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Published July 12th, 2017
Complaint filed in attempt to save targeted trees in Lafayette
Trees at risk at the Lafayette Reservoir. Photo provided

The group known as Save Lafayette Trees has filed a complaint in court demanding the reversal of a tree-cutting agreement in order to protect 272 trees deemed at risk from PG&E chainsaws.
The complaint was filed in Contra Costa Superior Court against the City of Lafayette and PG&E on June 26.
Save Lafayette Trees claims, "Not only did the city fail to notify residents of the plans to circumvent their own tree protection ordinance, both the city and PG&E bypassed very important environmental review regulations, including the California Environmental Quality Act."
The growing group of residents formed the organization after learning of the city's March 27 agreement with PG&E to remove 272 trees. The utility company deems the removal necessary to ensure the safety of the high transmission gas pipelines under its Community Pipeline Safety Initiative.
However Save Lafayette Trees does not believe the removal of the trees is needed for safety and argues furthermore that removing the trees would eliminate natural habitat, destabilize slope structure, reduce shade along trails and change the semi-rural feel of the city.
As a result of initial pushback from residents, PG&E agreed to delay the start of the tree removal and agreed to come back for another presentation before the city council at the end of the summer. They held pop-up discussion opportunities alongside the Lafayette-Moraga Trail and at the Lafayette Reservoir to answer questions from residents.
In a letter dated June 7 from the city to PG&E, Mayor Mike Anderson set out expectations that there will be clear answers provided to all concerns prior to the company coming back before the city council.
Anderson also required that PG&E submit a site plan with property lines showing trees proposed for removal and a mitigation plan showing location of trees to be planted, signed by the property owner. On city property he said that PG&E must work with the city to prepare an acceptable restoration plan that maintains aesthetics.
Now Save Lafayette Trees, headed by Lafayette residents Michael Dawson and David Kosters, has hired Berkeley-based environmental lawyer Stephan Volker and set up a Go-Fund Me to help with costs.
Dawson says that filing this petition was not their first choice of action. "In fact, we made every attempt possible to convince the city to reverse the agreement on their own by meeting with them and providing many pages of research documents. We pointed out that PG&E's own study concludes pipeline integrity is not impacted by tree roots. Three first-responders stated that trees don't impede their emergency response in a pipeline emergency."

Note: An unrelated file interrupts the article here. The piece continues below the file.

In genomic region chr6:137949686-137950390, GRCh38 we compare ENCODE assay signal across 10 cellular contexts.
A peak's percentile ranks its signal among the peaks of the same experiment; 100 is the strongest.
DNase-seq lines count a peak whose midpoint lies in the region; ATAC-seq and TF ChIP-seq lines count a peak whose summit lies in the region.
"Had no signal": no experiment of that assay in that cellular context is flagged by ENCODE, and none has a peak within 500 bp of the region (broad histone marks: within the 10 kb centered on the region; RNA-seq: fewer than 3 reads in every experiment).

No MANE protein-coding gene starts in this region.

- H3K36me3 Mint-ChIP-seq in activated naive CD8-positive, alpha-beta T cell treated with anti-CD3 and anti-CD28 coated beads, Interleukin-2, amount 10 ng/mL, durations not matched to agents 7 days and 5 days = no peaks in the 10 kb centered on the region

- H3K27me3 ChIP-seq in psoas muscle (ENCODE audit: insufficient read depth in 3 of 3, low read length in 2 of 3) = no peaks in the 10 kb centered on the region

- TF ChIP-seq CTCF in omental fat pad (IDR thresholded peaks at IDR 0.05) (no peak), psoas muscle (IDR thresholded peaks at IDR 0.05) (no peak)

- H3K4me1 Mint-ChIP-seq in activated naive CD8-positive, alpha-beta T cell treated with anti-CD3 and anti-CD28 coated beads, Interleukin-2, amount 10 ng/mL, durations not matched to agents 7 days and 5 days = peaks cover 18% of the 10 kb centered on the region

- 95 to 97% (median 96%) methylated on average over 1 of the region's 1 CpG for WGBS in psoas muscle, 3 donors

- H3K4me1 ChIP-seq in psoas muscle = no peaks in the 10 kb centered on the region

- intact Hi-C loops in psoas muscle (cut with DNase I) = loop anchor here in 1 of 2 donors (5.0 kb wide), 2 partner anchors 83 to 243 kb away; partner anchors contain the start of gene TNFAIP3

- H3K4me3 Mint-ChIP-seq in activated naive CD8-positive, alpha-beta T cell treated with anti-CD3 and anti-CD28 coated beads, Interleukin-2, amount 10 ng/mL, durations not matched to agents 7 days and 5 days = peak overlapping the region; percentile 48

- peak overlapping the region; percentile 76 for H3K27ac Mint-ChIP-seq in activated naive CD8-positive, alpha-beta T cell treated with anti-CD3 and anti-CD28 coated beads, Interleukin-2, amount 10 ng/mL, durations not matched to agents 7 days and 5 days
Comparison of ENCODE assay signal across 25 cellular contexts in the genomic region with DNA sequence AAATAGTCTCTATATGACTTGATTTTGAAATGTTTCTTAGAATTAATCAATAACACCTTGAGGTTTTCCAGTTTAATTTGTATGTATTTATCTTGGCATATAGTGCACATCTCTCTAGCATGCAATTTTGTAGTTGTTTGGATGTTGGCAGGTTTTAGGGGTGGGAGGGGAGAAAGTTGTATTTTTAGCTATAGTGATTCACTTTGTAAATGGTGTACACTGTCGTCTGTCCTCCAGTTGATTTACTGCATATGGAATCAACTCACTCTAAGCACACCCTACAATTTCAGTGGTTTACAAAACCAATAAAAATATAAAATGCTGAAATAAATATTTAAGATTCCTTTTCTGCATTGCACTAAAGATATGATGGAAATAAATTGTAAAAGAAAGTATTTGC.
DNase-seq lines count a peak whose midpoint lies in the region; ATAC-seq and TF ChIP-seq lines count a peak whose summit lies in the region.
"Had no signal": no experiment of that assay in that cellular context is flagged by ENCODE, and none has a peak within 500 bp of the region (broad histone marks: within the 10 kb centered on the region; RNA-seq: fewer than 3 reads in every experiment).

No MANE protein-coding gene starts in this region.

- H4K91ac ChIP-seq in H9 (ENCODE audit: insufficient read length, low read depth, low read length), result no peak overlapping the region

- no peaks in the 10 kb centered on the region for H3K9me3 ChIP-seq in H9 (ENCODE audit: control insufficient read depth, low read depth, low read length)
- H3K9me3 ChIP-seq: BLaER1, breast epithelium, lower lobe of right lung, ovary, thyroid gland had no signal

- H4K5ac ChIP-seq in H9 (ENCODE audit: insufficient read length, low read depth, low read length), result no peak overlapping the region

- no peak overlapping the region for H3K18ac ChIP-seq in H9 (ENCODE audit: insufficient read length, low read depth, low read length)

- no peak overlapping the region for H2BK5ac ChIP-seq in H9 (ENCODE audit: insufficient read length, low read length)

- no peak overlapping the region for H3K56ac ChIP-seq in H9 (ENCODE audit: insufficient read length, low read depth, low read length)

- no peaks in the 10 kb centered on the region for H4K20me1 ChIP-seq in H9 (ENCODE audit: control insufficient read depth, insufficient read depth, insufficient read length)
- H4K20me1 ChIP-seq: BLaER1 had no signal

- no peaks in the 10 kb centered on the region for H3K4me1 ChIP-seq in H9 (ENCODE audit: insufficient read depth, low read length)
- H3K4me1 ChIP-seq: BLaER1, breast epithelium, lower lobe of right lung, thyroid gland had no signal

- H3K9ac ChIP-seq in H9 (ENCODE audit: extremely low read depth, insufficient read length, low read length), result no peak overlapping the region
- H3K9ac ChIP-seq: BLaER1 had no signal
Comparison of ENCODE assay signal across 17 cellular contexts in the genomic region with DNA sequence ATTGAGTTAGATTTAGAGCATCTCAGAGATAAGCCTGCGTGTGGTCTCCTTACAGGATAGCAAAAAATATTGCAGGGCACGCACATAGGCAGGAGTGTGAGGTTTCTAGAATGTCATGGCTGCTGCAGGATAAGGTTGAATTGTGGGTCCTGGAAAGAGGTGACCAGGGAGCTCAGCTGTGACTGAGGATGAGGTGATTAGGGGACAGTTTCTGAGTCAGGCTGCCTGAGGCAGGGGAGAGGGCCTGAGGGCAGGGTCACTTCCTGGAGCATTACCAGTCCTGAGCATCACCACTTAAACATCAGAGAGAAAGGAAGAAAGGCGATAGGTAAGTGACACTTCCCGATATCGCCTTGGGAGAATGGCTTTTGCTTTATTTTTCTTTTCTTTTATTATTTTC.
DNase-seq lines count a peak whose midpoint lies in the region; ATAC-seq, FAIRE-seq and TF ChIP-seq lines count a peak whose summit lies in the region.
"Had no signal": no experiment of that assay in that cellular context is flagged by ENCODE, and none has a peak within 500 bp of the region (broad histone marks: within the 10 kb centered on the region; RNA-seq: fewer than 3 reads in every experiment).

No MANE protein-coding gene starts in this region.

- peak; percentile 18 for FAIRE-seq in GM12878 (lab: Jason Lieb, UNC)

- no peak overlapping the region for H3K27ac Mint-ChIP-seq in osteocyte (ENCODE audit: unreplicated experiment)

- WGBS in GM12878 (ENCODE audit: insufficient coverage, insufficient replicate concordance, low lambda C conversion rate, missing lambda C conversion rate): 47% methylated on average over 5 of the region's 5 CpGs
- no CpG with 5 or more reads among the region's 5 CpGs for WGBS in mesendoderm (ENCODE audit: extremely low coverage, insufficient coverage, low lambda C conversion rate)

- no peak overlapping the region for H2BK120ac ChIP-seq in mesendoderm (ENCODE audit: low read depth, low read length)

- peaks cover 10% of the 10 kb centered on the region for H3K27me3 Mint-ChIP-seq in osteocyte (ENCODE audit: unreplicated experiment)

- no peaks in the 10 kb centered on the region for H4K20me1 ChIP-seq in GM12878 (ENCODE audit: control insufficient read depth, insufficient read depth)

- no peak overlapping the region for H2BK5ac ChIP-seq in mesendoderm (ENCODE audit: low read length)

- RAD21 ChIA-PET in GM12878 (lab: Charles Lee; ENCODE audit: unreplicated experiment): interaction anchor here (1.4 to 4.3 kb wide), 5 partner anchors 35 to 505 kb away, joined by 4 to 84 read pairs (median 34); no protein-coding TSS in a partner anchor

"What did the city decide to do? Simply pass along the message to us that PG&E would delay their cutting to late summer. It seems inevitable that trees will be removed, despite our help and the public's outcry, so we have no choice but to pursue our lawsuit."
Dawson says he is hopeful that the court will see the city sidestepped important environmental reviews. Additionally he says, "Our hope is that not only will these trees remain standing, but we'll also help call attention to the true safety measures PG&E should be prioritizing, such as conducting state-of-the-art inspections and adding automatic safety valves in our neighborhoods."
He says that PG&E should also fix the four-foot length of exposed pipeline along the Lafayette-Moraga Trail. "Since PG&E rolled out this 'community' project across the state, we want to ensure they are paying attention to our unique community pipeline safety concerns, some of which mirror factors that were seen as negligible in managing prior to the San Bruno tragedy.
PG&E Spokesperson Jeff Smith said, “We have received the lawsuit and are reviewing it.”
“Our Community Pipeline Safety Initiative is about keeping our customers, our workforce and our communities safe.” Smith continued, “Safety remains our top priority and we’re committed to working collaboratively with all stakeholders to address any potential concerns about this important safety program.” "
Lafayette City Manager Steve Falk commented, "I was surprised to see the lawsuit, but remain hopeful that the parties can work cooperatively outside of the courtroom to develop a pipeline safety solution that is acceptable to everyone."

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